- Informal. the highest or most important level in any profession or occupation: She's a talented violinist, but she's not ready for the big time.
- Slang. a very good time.
- Theater. (in vaudeville) any highly successful circuit of theaters that produces two performances daily.
Origin of big time
Examples from the Web for big time
Contemporary Examples of big time
But as her audience broadens, you have to wonder, is the big-time toxic to her art?Is Bigger Better for St. Vincent?
December 4, 2014
She says she met Cosby, a Temple alumnus and big-time donor to the university, in November 2002.How Bill Cosby Allegedly Silenced His Accusers Through A Tabloid Smear Campaign
November 21, 2014
A lot of big-time directors have been influenced by B-movie guys like Kaufman and Roger Corman, in particular.‘Guardians of the Galaxy’ Filmmaker James Gunn on His Glorious Space Opera and Rise to the A-List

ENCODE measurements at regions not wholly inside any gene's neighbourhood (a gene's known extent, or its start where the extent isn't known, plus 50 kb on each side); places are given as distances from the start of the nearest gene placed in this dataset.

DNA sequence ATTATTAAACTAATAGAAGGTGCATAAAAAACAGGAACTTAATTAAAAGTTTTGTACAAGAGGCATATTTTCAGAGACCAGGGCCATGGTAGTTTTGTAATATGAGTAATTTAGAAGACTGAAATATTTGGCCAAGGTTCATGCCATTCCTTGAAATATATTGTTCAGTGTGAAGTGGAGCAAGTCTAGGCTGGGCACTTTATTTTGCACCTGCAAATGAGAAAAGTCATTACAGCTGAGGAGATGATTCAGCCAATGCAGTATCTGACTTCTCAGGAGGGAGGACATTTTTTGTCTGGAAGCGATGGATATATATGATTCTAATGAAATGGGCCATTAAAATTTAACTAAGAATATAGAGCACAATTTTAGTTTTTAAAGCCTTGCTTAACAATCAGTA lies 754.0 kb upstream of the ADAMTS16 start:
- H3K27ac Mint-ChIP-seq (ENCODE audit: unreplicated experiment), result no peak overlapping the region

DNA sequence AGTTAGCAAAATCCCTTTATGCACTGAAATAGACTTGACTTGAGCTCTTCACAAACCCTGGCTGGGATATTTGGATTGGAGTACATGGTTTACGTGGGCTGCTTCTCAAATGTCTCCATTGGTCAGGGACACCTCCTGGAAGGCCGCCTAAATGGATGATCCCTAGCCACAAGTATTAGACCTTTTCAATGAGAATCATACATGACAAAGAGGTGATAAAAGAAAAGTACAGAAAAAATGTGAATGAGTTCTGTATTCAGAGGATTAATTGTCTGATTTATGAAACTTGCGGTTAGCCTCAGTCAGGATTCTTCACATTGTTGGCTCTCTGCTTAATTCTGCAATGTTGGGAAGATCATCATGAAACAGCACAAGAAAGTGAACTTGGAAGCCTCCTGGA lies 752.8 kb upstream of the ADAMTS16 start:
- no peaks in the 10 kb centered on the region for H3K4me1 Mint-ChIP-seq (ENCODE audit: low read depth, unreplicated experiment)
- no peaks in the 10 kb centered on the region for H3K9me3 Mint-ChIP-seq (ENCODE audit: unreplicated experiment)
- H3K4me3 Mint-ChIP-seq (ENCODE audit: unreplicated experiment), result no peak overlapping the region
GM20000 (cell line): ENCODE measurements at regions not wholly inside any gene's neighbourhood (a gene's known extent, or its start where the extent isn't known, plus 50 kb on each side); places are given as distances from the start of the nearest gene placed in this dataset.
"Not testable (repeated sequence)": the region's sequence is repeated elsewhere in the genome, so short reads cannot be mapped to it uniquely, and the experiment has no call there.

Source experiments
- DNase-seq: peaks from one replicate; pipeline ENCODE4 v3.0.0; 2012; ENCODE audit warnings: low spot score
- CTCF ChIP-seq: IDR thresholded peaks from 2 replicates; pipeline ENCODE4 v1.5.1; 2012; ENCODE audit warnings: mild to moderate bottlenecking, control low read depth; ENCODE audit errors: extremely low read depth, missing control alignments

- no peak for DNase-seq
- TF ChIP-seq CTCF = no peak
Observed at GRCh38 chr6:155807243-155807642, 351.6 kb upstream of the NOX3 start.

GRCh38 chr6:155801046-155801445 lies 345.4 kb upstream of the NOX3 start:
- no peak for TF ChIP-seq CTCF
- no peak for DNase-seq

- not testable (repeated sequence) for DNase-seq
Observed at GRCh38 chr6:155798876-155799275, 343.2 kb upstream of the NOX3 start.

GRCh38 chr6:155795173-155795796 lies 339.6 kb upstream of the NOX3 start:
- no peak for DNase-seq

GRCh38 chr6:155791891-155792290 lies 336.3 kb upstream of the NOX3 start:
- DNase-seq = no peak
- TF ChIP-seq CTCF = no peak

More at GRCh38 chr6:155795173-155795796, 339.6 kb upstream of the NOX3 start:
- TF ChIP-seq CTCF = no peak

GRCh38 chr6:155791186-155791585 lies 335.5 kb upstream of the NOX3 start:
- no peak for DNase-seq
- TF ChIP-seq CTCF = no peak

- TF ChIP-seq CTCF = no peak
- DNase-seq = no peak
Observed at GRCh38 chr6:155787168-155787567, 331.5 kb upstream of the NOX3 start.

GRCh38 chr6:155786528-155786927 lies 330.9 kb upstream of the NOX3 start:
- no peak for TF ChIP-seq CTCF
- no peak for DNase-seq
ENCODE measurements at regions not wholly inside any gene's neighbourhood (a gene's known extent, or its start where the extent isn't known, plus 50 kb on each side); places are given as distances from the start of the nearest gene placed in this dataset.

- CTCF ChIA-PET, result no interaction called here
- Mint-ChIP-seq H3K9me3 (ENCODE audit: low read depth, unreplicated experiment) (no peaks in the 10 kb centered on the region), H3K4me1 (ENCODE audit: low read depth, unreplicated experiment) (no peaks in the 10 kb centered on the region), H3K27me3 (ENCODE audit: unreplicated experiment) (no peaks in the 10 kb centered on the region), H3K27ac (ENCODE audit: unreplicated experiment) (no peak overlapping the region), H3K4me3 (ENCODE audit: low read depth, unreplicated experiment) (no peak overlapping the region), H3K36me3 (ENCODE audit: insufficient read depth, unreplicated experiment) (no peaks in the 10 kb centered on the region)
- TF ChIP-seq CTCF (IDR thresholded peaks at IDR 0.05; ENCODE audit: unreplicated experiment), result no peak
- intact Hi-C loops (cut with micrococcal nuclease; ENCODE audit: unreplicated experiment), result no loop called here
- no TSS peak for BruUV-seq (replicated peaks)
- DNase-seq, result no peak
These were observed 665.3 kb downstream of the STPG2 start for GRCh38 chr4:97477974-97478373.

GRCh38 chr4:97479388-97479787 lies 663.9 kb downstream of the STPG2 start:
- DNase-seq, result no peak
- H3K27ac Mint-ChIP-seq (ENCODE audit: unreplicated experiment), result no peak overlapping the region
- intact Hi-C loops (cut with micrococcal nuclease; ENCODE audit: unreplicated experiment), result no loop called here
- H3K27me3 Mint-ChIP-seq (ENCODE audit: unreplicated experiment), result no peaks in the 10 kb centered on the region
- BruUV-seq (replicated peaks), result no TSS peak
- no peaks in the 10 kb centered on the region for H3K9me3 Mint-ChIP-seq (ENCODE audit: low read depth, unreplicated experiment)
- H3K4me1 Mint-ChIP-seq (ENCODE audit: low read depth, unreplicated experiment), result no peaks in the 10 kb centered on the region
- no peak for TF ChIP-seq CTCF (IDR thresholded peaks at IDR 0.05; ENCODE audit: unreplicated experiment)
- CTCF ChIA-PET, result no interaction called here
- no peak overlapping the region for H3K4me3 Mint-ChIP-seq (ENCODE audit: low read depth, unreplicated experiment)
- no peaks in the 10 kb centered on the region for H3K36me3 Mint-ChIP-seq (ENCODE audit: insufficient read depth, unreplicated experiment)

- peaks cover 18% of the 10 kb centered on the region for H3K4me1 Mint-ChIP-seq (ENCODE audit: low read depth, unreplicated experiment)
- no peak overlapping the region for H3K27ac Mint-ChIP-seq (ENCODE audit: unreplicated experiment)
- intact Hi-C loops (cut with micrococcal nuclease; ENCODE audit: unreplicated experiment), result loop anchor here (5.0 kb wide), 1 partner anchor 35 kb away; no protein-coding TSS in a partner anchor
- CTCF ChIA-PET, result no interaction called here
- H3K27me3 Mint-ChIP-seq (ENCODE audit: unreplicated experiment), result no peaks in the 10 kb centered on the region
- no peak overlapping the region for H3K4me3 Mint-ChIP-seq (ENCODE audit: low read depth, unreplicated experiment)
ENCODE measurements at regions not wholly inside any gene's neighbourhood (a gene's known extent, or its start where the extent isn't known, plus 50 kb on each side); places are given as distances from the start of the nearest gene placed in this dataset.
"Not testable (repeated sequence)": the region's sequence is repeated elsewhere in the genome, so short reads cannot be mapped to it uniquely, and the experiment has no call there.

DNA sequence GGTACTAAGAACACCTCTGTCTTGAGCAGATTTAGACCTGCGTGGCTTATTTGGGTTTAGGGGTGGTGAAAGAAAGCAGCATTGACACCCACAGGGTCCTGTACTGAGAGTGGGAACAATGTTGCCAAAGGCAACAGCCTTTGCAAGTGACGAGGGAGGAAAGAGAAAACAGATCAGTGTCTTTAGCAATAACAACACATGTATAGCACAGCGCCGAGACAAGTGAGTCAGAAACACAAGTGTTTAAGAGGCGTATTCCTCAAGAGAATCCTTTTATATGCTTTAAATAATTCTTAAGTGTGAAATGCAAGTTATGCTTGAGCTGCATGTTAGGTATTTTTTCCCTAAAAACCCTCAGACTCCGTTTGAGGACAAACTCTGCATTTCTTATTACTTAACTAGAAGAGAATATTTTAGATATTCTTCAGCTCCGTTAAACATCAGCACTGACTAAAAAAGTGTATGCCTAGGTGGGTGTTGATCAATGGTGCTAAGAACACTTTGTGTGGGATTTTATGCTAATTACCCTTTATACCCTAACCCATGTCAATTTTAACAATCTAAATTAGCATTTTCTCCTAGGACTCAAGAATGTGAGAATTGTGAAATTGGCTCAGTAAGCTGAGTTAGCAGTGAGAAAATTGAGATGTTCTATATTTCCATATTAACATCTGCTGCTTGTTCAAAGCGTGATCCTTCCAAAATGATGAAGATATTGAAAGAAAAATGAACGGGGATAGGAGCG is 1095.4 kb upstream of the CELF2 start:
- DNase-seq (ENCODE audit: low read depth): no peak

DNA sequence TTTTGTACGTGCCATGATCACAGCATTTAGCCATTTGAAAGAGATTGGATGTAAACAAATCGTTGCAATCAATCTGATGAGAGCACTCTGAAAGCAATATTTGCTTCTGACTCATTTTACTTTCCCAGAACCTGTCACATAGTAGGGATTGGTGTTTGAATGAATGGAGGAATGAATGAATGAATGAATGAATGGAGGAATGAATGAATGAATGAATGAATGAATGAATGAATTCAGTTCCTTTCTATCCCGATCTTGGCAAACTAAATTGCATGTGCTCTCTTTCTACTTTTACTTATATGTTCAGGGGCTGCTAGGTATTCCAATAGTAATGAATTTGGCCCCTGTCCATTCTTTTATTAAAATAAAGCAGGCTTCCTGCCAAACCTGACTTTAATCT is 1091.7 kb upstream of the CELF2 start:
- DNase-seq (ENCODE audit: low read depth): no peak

August 3, 2014
Taubin said he was shocked to allegations that his neighbor was a big-time weed grower.‘Weeds’ Come to Life? Scarsdale Mom Arrested in Massive Pot Bust
Winston Ross, Eliza Shapiro
June 6, 2013
Ware is part of the labor force that makes billions for big-time college sports.NCAA Championship: The Shame Behind the Game
April 8, 2013
Historical Examples of big time
Big-time Caribbean piracy had grown from very respectable origins.The Syndic
You know—a feeling like a try-out before a big-time manager.Believe You Me!
Nina Wilcox Putnam
Sherwoods are big-time people, you know; a sister who's a regular somebody.Children of the Whirlwind
No one rejoiced more than they when they learned that he was at last in the big-time circuit.The Radio Boys at the Sending Station
Krasnow is a big-time operator; I've always been, you might say, in the peanut end of the game.Back to Julie
- the big timethe highest or most profitable level of an occupation or profession, esp the entertainment business
- (as modifier)a big-time comedian
"upper reaches of a profession or pursuit," c.1910 from vaudeville slang; the phrase was common in colloquial use late 19c.-early 20c. in a broad range of senses: "party, shindig, fun, frolic."
An enjoyable or exciting time, as in The children came home exhausted but happy; they really had a big time at the circus. [Mid-1800s]
The highest or most important level in any enterprise, as in I knew that when I made it through the last audition, I was finally in the big time. [Colloquial; c. 1900] Also see big league.